I purchase undershirts about once every two years – think of that what you will – and for the last 10 years, I’ve purchased them at once place: Macy’s.
Why Macy’s? Because once upon a time, Alfani seemed like a fancy brand and their white v-necks fit oh-so-snugly on my skinny white-boy frame. In a world of Wellness and protein-laced Cheerios, they make me feel less small – the undershirt equivalent of the Seinfeldian hotel soap-on-bicep routine. And so I’ve returned to Macy’s for years on end, occasionally for the other odd basic, but religiously, for undershirts.
Two years is an eternity in digital consumerism time and visiting the now hollowed-out shell of Seattle’s 3rd Ave Macy’s this weekend took my breath away. A once impressive, 6-story ode to capitalism is now less than half its former size. Women’s wear crunched up with men’s in the basement. Desolate looking makeup kiosks on ground level. Entire floors of beds, kitchenware, napkins, knick-knacks, Martha Stewart Everything - all gone forever.
It’s not hard to see how this came to be. There’s a small think-piece industry dedicated to the decline of retail that all manages to arrive at: Amazon - easy; retail - boring, hard.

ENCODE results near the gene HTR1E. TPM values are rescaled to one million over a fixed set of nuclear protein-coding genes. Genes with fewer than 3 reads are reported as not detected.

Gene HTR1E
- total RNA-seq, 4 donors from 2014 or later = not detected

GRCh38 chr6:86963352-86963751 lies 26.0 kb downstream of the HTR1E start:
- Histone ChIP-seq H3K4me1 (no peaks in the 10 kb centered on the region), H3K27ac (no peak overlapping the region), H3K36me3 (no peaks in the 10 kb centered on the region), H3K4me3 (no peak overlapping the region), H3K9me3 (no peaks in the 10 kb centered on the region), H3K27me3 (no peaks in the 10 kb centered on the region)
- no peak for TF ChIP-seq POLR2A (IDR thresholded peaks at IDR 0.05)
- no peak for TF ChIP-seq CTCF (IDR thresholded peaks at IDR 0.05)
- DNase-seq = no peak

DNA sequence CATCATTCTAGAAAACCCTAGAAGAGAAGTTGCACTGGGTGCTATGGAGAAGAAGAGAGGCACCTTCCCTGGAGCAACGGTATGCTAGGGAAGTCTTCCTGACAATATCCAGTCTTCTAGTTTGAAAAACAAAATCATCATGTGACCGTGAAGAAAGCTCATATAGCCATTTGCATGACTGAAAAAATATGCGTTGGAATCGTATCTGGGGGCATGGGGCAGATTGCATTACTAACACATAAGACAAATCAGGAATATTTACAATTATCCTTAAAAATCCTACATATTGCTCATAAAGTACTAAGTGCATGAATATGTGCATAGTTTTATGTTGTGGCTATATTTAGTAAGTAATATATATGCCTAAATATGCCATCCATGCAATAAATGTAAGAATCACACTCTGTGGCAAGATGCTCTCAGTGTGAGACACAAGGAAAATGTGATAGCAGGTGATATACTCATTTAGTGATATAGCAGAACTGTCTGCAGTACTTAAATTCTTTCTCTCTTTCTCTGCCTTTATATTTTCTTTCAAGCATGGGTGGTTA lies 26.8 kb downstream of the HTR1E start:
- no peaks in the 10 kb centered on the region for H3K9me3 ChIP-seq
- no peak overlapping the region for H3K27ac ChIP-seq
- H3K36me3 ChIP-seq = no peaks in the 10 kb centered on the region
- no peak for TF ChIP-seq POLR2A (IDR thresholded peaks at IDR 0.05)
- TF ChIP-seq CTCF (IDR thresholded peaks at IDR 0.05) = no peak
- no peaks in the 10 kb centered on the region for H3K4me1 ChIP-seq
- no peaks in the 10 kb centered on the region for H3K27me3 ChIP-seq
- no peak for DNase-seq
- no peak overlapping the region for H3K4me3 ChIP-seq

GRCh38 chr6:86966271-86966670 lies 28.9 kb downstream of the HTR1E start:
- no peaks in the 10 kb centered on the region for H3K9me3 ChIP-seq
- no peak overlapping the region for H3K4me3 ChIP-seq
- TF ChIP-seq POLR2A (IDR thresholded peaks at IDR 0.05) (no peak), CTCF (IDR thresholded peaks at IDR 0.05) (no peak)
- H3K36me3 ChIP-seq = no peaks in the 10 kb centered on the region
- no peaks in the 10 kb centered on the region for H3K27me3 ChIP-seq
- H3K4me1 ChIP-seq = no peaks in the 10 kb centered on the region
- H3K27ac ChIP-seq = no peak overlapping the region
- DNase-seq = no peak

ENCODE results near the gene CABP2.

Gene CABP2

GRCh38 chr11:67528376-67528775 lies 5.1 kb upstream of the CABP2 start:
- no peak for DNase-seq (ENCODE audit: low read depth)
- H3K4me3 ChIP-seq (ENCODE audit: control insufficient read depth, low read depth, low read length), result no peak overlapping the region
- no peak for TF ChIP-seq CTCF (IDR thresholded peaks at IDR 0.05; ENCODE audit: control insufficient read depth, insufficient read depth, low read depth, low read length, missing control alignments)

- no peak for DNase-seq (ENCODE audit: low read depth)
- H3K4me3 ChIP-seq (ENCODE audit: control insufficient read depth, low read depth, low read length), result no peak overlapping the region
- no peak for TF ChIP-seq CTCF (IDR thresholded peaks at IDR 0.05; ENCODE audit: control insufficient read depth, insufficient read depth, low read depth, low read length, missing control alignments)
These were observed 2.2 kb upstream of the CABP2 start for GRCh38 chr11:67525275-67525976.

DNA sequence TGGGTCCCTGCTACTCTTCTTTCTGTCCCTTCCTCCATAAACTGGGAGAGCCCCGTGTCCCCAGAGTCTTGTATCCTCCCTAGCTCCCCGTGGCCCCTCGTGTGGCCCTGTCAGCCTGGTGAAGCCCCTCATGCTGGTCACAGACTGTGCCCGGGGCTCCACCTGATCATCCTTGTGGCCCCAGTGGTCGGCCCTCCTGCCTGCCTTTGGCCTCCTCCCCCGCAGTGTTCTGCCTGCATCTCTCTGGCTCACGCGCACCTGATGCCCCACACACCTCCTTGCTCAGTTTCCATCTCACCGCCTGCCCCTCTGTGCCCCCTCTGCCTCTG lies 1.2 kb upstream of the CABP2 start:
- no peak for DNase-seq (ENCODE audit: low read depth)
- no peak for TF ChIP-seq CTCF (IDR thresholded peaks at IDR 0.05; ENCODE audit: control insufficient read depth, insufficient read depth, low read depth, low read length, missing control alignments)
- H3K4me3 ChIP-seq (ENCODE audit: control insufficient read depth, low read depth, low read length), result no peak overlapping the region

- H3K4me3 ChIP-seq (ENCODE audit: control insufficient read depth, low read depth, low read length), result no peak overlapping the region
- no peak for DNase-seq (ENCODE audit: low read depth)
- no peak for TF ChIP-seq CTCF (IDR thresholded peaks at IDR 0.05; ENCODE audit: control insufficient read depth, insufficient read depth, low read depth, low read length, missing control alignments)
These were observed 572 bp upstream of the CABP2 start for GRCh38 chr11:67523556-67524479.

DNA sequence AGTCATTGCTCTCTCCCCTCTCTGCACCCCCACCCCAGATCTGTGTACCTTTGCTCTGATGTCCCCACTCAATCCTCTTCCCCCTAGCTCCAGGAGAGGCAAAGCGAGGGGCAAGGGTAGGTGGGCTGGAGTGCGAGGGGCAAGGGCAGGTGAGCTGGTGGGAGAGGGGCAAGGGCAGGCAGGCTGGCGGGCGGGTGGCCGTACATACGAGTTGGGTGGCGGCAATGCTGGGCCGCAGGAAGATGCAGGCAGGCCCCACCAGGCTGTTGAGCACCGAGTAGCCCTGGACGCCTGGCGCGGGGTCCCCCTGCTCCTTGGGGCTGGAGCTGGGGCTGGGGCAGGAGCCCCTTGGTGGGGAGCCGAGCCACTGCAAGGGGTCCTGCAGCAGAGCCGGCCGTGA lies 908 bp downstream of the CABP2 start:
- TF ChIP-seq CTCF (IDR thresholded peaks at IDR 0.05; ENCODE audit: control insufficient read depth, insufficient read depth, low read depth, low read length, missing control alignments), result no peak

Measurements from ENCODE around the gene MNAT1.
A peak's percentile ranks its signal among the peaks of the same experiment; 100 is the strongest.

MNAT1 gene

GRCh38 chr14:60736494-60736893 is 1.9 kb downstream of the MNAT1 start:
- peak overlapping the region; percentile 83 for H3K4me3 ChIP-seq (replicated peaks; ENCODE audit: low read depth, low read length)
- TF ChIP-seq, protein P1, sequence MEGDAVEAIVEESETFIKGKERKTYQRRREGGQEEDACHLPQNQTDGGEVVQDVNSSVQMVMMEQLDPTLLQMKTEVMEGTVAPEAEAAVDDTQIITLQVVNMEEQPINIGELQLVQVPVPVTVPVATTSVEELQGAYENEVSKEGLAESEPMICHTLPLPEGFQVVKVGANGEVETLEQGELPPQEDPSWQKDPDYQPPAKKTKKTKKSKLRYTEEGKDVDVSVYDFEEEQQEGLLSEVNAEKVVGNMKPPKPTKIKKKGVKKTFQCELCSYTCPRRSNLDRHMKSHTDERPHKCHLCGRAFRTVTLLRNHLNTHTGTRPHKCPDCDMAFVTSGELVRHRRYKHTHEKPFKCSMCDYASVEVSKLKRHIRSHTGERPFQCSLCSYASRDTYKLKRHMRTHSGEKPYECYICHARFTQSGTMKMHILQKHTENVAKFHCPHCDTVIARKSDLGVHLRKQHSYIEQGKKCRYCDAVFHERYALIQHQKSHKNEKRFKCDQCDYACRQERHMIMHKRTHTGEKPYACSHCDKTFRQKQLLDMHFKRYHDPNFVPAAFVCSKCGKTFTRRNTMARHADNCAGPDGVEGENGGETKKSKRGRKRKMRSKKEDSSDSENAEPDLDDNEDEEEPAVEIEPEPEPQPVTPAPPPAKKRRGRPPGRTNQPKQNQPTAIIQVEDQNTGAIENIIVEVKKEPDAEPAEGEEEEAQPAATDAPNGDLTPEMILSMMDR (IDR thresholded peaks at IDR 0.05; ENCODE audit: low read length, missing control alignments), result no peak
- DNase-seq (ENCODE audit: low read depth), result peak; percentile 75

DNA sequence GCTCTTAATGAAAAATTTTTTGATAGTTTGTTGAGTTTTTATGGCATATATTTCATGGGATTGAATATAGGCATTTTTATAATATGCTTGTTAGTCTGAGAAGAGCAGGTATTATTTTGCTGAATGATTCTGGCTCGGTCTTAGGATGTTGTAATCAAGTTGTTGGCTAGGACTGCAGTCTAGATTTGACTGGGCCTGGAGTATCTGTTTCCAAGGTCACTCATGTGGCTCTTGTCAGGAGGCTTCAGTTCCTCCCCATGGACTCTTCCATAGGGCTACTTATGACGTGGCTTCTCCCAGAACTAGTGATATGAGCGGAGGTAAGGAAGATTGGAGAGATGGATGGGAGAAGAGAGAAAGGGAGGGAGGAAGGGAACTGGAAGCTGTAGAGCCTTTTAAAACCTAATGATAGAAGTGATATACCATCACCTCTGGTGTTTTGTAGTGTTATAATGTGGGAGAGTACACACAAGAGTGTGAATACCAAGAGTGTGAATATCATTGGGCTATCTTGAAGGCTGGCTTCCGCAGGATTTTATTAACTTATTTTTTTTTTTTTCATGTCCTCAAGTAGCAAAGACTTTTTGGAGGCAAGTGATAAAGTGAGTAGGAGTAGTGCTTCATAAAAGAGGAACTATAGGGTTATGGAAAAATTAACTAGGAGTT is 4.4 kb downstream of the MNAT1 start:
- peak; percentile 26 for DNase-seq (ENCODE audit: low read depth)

And it’s true. There’s no sizzle in shopping at Macy’s, no experience to be shared or selfied. In the men’s section, too much of the clothing is plain, distressed, or vulgar. I saw a gold bomber there that I can only describe as “Trump Tower bathroom chic.”
Paying for things at Macy’s is a drag, too. Find me a better way to make someone feel like a sentient slab of meat with a wallet than asking them if they want a credit card for a dying retailer while they're buying cheap underwear. Better yet: find me an employee who loves peddling Macy’s cards to busy customers 10 hours a day.
And yet, part of me mourns the loss of this milquetoast slice of middle class experience. Growing up, nothing delighted me more than back-to-school sale trips to department stores with my grandmother – an annual tradition when she visited over the summer. My wife and I bought our first bed together at Macy’s and I remember it fondly - gleefully flopping on mattress after mattress, making googly eyes at each other, hoping that maybe we’d landed on the first Posturepedic for the rest of our lives.
I wonder if Macy’s ever realized such rich moments happened in its stores – seems like it could’ve built something around that to remind people of the power of real-life, brick and mortar experience. But Macy's didn’t try hard enough, didn’t disrupt, didn’t adapt; just keeps on playing catch-up with companies out to destroy it.
And so, Macy's dies slowly as it lived. A store with rooms full of stuff, much of it boring, that probably never deserved a place in my heart (but keeps a tiny one all the same).